Pinault set to shelve plans for Paris art gallery

20th April 2005, Comments 0 comments

PARIS, April 20 (AFP) - Fears were growing in the French art world Wednesday that billionaire businessman Francois Pinault is to drop plans for a new gallery in Paris to house his major collection of modern works, acquiring instead an 18th century palace in Venice.

PARIS, April 20 (AFP) - Fears were growing in the French art world Wednesday that billionaire businessman Francois Pinault is to drop plans for a new gallery in Paris to house his major collection of modern works, acquiring instead an 18th century palace in Venice.

The 69-year-old tycoon - owner of Gucci, Christie's auction house and the FNAC chain of media stores - emerged as frontrunner this week to acquire the magnificent Palazzo Grassi on the Grand Canal which was used as a cultural showcase by Fiat before being bought by the city authorities in 2003.

But if the Venice sale is approved as expected next week, it could spell the end to a five-year-old project to build France's biggest privately-funded museum - and cast a discouraging shadow over future attempts at cultural philanthropy in the country.

In 2000 the businessman - a close friend of President Jacques Chirac - announced lavish plans to build a EUR 150 million (USD 195 million) Fondation Pinault on the site of a disused Renault car factory on an island in the river Seine five kilometres (three miles) downstream from the Eiffel Tower.

He hired Japanese architect Tadao Ando to produce an ambitious design shaped like an ocean liner, and hoped to have the building ready this year for his treasury of late 20th century art which includes works by Miro, Pollock and Jeff Koons as well as British artists Damien Hirst and Tracey Emin.

But members of Pinault's entourage this week blamed the municipal authorities in the Paris suburb of Boulogne-Billancourt for adopting a lukewarm attitude to the proposed investment, and delaying construction through a succession of administrative obstacles.

Building has yet to get under way after a ceremony to mark the laying of the first stone last month was cancelled.

"I have the feeling that Francois Pinault is disappointed by the behaviour of the town of Boulogne-Billancourt which has not exactly been enthusiastic for his ideas," former culture minister Jean-Jacques Aillagon, who was till recently an adviser on the museum project, told Le Monde newspaper.

"The authorities appear to be totally uninterested in the museum. We weren't asking them to roll out the red carpet, but at least to push forward the development of the site. We were offering an exceptional collection ... and no-one followed," a member of Pinault's team said anonymously in Liberation newspaper.

The same paper reported that Pinault has made up his mind to locate his collection in the Palazzo Grassi, and will ask Ando to design an extra exhibition space on the site of a theatre which lies next to the palace.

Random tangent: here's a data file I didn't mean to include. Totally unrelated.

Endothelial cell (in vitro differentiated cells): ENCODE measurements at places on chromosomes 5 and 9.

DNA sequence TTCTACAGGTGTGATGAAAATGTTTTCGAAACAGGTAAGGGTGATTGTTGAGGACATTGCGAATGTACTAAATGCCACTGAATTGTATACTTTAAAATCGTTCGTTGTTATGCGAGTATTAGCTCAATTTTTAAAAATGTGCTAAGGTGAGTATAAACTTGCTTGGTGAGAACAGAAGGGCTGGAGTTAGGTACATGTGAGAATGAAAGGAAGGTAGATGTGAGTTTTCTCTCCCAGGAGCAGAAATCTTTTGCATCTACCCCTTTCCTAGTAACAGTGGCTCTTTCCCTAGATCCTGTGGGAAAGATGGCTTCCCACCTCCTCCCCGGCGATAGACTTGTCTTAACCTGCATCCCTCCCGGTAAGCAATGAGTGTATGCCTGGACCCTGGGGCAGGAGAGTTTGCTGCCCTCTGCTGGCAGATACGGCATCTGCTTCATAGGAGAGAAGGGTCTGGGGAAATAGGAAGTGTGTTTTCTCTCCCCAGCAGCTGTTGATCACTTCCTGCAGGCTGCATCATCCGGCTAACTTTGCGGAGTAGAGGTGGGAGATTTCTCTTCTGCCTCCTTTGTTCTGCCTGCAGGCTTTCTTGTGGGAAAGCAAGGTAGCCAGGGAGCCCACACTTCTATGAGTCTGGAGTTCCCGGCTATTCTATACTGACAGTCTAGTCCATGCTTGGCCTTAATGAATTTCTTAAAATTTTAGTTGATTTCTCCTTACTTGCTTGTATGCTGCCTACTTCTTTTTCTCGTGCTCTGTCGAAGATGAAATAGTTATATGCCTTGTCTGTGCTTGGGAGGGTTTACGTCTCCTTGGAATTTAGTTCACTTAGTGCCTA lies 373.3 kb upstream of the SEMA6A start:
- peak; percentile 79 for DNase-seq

Art world insiders in Paris reacted with dismay to the potential loss of the collection, and deplored France's inability to grasp cultural opportunities such as that offered by Pinault.

"If Pinault decides he has to move the museum to Venice, it will be because he has been so discouraged by the attitude of the public authorities here," Catherine Millet, editor of Artpress magazine and author of the international best-seller "The Sexual life of Catherine M," told AFP.

"Once again we miss the boat. This was a great project - a foundation set up by a private citizen that could be an example to encourage others. If it fails, it will be a terrible message," she said.

Paris recently failed in a bid to house the archives of the German photographer Helmut Newton, despite his known love of the city. Unable to elicit the response he hoped for, the photographer - who died in January 2004 - chose Berlin instead.

"Despite all the rhetoric about promoting modern art, I don't think this country has changed its attitude. People still despise it. And they think a rich businessman like Pinault should put his money into good social causes rather than in what they see as a load of rubbish," said Millet.

The town hall of Boulogne-Billancourt, which is controlled by Chirac's Union for a Popular Movement (UMP) party, refused to comment on the speculation that Pinault may be about to pull the plug on the gallery.

A spokeswoman told AFP that long procedures were inevitable as the Fondation Pinault forms only part of a much wider redevelopment covering the whole of the Ile Seguin as well as a section of river bank. Two objections filed by residents' groups were resolved last week, she said.

"As far as we are concerned, our teams continue to work with Pinault's teams. If the project collapses it will not be because of anything we have done," she said.

The Palazzo Grassi, which was built in 1730, and its theatre annex are considerably smaller than the plans for the Fondation Pinault, leading to speculation that the tycoon may disperse his 2,500 pieces among several European sites.

Aillagon has recently held discussions in the northern French city of Lille and in Berlin, French newspapers reported.

© AFP

Subject: French News

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